Keywords : Slavery
Richard Allen, 1794
The judicious part of mankind will think it unreasonable that a superior good conduct is looked for from our race, by those who stigmatize us as men, whose baseness is incurable, and may therefore be held in a state of servitude, that a merciful man would not doom a beast to; yet you try what you can to prevent our rising from a state of barbarism you represent us to be in, but we can tell you from a degree of experience that a black man, although reduced to the most abject state human nature is capable of, short of real madness, can think, reflect, and feel injuries, although it may not be with the same degree of keen resentment and revenge that you who have been and are our great oppressors would manifest if reduced to the pitiable condition of a slave.
We believe if you would try the experiment of taking a few black children, and cultivate their minds with the same care, and let them have the same prospect in view as to living in the world, as you would wish for your own children, you would find upon the trial, they were not inferior in mental endowments.
I do not wish to make you angry, but excite attention to consider how hateful slavery is in the sight of that God who hath destroyed kings and princes for their oppression of the poor slaves. Pharaoh and his princes with the posterity of king Saul, were destroyed by the protector and avenger of slaves. Would you not suppose the Israelites to be utterly unfit for freedom, and that it was impossible for them, to obtain to any degree of excellence? Their history shows how slavery had debased their spirits. Men must be willfully blind, and extremely partial, that cannot see the contrary effects of liberty and slavery upon the mind of man; I truly confess the vile habits often acquired in a state of servitude, are not easily thrown off; the example of the Israelites shows, who with all that Moses could do to reclaim them from it, still continued in their habits more or less; and why will you look for better from us, why will you look for grapes from thorns, or figs from thistles? It is in our posterity enjoying the same privileges with your own, that you ought to look for better things.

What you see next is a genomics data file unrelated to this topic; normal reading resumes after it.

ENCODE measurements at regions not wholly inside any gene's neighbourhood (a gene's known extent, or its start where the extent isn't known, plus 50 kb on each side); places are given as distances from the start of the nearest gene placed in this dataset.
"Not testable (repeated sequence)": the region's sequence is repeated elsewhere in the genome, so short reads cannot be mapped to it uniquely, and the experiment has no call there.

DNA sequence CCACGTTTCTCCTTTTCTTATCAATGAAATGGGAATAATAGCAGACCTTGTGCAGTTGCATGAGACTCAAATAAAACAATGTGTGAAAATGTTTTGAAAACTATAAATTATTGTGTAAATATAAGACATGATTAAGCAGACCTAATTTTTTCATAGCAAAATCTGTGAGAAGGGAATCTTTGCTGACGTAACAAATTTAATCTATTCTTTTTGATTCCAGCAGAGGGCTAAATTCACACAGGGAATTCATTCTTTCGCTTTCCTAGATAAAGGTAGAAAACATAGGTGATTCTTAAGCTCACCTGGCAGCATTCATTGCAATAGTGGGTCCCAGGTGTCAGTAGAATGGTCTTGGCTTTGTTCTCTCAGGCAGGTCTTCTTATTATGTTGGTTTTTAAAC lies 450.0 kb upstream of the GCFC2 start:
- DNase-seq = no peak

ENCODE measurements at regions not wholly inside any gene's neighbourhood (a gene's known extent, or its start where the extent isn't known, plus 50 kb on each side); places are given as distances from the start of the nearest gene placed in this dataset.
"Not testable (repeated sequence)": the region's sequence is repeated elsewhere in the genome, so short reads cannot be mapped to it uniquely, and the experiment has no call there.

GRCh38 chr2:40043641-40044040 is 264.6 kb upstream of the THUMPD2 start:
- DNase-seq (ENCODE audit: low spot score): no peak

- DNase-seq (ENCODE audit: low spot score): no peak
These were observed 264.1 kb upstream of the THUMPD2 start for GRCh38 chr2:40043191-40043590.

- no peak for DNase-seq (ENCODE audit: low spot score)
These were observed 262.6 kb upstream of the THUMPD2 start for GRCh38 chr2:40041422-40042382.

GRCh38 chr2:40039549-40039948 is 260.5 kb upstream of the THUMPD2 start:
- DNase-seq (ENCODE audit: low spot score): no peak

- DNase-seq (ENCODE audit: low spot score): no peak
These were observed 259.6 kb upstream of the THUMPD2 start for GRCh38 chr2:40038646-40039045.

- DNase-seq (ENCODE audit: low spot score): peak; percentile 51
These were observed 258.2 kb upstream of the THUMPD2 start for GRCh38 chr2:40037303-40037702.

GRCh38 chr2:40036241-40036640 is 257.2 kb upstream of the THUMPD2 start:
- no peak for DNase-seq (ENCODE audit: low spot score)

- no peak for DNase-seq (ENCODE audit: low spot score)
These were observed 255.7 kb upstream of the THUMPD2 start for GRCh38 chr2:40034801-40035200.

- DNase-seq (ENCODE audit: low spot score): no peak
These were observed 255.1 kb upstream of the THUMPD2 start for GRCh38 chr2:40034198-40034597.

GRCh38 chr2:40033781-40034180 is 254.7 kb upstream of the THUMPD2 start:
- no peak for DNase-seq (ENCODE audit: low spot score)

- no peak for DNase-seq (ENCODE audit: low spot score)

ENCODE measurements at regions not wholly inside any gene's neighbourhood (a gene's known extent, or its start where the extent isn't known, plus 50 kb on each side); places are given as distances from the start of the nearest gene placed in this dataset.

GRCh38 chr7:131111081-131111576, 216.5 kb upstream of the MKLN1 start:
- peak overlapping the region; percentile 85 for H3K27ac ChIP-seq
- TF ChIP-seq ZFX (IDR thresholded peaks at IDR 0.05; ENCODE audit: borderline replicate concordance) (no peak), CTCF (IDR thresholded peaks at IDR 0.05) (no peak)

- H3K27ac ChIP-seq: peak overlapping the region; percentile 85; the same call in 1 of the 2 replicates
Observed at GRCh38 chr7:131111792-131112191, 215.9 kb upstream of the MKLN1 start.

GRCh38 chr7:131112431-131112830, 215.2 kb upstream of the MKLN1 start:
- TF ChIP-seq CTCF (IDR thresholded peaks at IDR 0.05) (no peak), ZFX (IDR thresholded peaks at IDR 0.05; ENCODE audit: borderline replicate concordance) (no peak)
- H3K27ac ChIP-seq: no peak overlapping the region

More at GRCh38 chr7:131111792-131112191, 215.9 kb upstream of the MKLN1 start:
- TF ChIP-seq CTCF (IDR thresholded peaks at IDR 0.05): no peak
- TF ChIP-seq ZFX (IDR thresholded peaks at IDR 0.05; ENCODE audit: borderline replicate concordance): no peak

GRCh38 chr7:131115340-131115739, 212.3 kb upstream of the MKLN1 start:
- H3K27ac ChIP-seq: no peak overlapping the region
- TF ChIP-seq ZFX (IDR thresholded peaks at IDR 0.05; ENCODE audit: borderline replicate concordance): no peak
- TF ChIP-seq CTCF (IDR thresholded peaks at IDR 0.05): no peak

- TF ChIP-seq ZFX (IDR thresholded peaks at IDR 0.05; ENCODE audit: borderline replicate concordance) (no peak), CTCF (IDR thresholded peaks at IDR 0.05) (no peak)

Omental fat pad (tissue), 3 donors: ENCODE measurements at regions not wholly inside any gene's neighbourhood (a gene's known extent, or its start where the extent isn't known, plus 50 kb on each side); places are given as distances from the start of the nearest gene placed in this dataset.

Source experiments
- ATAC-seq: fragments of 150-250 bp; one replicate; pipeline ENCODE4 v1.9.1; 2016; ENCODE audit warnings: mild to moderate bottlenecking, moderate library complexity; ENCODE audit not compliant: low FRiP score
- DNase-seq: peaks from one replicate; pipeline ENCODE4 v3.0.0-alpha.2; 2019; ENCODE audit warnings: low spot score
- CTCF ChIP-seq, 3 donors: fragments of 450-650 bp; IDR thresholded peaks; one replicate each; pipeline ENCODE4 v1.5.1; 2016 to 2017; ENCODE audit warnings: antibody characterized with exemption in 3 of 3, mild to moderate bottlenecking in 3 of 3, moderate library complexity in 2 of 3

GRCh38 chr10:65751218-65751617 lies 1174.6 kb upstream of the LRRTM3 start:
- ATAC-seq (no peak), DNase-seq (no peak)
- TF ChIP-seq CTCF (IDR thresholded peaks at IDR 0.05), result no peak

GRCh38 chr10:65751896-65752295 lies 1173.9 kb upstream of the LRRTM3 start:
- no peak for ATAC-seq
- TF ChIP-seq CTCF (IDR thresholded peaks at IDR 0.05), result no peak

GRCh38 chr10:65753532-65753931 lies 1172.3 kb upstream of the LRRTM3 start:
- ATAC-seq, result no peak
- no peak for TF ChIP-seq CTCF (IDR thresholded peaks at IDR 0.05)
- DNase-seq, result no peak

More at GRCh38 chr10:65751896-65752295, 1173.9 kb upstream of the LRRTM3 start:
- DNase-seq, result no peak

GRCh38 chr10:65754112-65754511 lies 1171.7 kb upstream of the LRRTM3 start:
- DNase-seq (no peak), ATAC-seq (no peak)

When you are pleaded with, do not you reply as Pharaoh did, “Wherefore do ye Moses and Aaron let the people from their work, behold the people of the land now are many, and you make them rest from their burthens.” We wish you to consider that God himself was the first pleader of the cause of slaves.
That God who knows the hearts of all men, and the propensity of a slave to hate his oppressor, hath strictly forbidden it to his chosen people, “Thou shalt not abhor an Egyptian, because thou wast a stranger in his land.” Deut. 23. 7. The meek and humble Jesus, the great pattern of humanity, and every other virtue that can adorn and dignify men, hath commanded to love our enemies, to do good to them that hate and despitefully use us. I feel the obligations, I wish to impress them on the minds of our colored brethren, and that we may all forgive you, as we wish to be forgiven, we think it a great mercy to have all anger and bitterness removed from our minds; I appeal to your own feelings, if it is not very disquieting to feel yourselves under dominion of wrathful disposition.
If you love your children, if you love your country, if you love the God of love, clear your hands from slaves, burthen not your children or your country with them, my heart has been sorry for the blood shed of the oppressors, as well as the oppressed, both appear guilty of each others blood, in the sight of him who hath said, he that sheddeth man’s blood, by man shall his blood be shed.
Will you, because you have reduced us to the unhappy condition our color is in, plead our incapacity for freedom, and our contented condition under oppression, as a sufficient cause for keeping us under the grievous yoke. I have shown the cause, — I will also show why they appear contented as they can in your sight, but the dreadful insurrections they have made when opportunity has offered, is enough to convince a reasonable man, that great uneasiness and not contentment, is the inhabitant of their hearts. God himself hath pleaded their cause, he hath from time to time raised up instruments for that purpose, sometimes mean and contemptible in your sight, at other times he hath used such as it hath pleased him, with whom you have not thought it beneath your dignity to contend. Many have need convinced of their error, condemned their former conduct, and become zealous advocates for the cause of those, whom you will not suffer to plead for themselves.